Doug Kass shares his views every day on RealMoneyPro. Click here for a real-time look at his insights and musings.
My Takeaways and Observations
Originally published at 4:33 PM EST on April 14, 2016
Another win today for the bulls. Started weak, ended flat.
I started the day yelling.
I added to my Apple (AAPL) short and sold down my BGB position.
- An inside day in the markets.
- The U.S. dollar strengthened for the second day in a row.
- Yesterday's crude oil reversal lower continued today, down 53 cents to $41.23.
- Natural gas got smushed, down by seven cents.
- Gold was lower by another $21, to $1,227, after it was down by $12.60 on Wednesday.
- After yesterday's monster move higher in agricultural commodities, we settled down today: wheat -1.75, corn +0.50, soybean -9.50 and oats flat.
- Lumber was down $4.60.
- Bonds reversed yesterday's gains, with iShares 20+ Year Treasury Bond ETF (TLT) down 63 cents. The 10-year and the 30-year barely moved. Yields were up by one to two basis points.
- Municipals flatlined.
- High yield was dead flat, but BGB slipped by 15 cents.
- Banks continue as the world's fair; I will have more on the sector in the next day or two.
- Brokerages were again better. Morgan Stanley (MS) was up 29 cents and Goldman Sachs (GS) rose $1.06.
- Life insurance continued to rise, though my long Hartford Financial Services Group (HIG) was a laggard.
- Autos were flat after a spectacular day yesterday.
- Consumer nondurables reversed yesterday's weakness, though my short Coca-Cola (KO) drifted lower.
- Old tech had small minus signs. No biggie.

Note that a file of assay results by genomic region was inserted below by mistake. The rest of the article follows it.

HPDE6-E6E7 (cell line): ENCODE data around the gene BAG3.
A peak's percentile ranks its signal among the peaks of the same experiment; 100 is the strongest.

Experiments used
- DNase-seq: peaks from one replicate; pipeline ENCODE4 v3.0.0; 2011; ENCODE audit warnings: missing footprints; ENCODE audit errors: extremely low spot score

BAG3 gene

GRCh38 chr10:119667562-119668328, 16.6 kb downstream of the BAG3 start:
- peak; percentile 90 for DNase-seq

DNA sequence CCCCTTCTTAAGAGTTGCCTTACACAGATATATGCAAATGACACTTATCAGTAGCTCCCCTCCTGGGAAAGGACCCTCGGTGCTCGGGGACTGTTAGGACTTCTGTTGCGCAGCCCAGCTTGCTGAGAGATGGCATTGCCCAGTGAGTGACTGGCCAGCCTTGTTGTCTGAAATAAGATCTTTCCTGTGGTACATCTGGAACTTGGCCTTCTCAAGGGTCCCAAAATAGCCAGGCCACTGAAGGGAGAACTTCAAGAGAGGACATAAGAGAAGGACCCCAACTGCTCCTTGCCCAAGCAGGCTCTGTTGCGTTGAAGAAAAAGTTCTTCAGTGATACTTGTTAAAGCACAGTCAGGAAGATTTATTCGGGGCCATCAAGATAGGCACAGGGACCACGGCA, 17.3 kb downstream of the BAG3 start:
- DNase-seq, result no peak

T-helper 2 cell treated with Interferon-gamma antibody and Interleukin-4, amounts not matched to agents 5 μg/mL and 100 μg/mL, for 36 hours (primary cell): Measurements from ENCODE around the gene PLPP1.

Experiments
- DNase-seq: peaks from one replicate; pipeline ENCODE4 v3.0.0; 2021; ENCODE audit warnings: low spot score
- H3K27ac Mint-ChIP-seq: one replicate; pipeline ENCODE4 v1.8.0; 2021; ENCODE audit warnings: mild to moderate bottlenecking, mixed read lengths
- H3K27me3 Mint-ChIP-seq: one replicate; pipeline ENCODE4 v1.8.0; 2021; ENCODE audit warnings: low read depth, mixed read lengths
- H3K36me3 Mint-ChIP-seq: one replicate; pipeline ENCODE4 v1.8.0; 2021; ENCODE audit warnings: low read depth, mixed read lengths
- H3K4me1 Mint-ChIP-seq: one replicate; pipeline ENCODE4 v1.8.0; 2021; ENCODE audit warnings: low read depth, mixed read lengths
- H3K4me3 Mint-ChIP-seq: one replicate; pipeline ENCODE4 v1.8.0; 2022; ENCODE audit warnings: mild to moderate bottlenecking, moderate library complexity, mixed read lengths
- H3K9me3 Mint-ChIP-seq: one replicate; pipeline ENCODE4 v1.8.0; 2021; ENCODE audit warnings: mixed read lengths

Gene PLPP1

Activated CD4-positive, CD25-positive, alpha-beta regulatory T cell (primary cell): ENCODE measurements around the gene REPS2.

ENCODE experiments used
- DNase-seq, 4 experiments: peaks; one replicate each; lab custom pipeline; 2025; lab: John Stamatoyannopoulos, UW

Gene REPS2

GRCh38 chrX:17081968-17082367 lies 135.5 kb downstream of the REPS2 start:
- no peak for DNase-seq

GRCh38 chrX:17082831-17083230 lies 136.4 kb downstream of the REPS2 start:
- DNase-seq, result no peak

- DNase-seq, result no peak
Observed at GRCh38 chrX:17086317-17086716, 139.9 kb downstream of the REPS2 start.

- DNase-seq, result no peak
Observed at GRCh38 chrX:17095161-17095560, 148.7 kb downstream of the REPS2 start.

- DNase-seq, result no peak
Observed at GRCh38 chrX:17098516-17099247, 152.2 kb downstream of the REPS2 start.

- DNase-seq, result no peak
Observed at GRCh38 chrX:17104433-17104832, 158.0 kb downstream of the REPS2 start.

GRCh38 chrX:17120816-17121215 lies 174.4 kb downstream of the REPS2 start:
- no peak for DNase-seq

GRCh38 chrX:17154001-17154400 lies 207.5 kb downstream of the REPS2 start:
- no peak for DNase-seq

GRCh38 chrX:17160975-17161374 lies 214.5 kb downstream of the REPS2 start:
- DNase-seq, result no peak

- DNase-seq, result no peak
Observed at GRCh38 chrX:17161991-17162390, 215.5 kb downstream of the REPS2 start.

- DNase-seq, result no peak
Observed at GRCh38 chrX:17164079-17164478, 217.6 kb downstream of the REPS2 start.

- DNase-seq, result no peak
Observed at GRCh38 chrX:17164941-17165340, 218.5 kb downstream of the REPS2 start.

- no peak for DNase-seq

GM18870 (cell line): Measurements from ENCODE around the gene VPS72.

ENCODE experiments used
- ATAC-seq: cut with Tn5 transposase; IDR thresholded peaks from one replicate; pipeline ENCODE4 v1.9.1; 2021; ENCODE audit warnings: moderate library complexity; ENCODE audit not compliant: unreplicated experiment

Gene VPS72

- Biotech, an area where I am seeing a lot of bottom fishing, came up short, showing little price movement. Maybe the continued Theranos controversy hurt the space. Bill Miller at Legg Mason is buying Valeant (VRX) , helping to stabilize the name. Allergan (AGN) stunk up the joint for the third day in a row, down $4.
- My former biotech basket was mixed, though spec Intrexon (XON) continues to roar higher.
- Retail was mixed. My long Macy's (M) was down 67 cents and my short Nordstrom (JWN) was down 69 cents.
- (T)FANG was modestly higher, but my short Tesla (TSLA) was down $2.67.
- NOSH was mixed nuts.
- CRABBY was hurt by BGB but helped by Citigroup (C) and Bank of America (BAC) .
- Potash (POT) was lower on a downgrade, Radian Group (RDN) continues to inch higher, AAPL was flat and Twitter (TWTR) was up 15 cents on a lot of technical excitement. DuPont (DD) , my favorite long large-cap, was up 38 cents.
- Starbucks (SBUX) , a short, was a bit lower despite the CEO's protestations.
Here is some good stuff on RealMoneyPro:
Position: Long BGB, DD, M; short TSLA small, NFLX small, SBUX small, AAPL small, JWN, GS small, KO
Book of Boockvar ('Peak Autos' Edition)
Originally published at 10:02 AM EST on April 15, 2016
Here's more on U.S. industrial production and "Peak Autos" from Peter Boockvar:
"U.S. industrial production fell 0.6% m/o/m in March after dropping by the same amount in February. March expectations had been for just a 0.1% drop.